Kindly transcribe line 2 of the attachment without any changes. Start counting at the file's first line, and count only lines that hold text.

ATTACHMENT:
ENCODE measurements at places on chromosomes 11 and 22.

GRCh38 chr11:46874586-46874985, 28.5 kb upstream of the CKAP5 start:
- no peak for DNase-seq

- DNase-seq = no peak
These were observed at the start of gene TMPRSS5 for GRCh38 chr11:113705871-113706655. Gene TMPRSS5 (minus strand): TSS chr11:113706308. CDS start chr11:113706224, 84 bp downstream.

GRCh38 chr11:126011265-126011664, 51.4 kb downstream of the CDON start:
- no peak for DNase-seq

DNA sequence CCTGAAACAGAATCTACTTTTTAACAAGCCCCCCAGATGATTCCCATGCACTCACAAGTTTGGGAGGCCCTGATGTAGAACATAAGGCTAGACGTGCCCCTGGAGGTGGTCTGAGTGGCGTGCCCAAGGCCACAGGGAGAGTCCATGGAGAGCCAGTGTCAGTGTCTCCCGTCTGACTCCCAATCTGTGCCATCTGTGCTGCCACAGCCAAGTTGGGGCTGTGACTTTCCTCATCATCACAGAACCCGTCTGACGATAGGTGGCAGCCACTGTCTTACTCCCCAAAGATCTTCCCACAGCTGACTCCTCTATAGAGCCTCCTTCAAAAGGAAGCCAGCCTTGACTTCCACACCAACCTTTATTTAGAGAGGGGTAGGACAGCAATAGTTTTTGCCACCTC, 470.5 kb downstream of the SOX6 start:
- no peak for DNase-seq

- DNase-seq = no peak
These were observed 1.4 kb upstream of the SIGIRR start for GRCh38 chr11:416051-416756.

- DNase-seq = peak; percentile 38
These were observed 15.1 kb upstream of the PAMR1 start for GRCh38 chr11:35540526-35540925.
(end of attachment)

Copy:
GRCh38 chr11:46874586-46874985, 28.5 kb upstream of the CKAP5 start: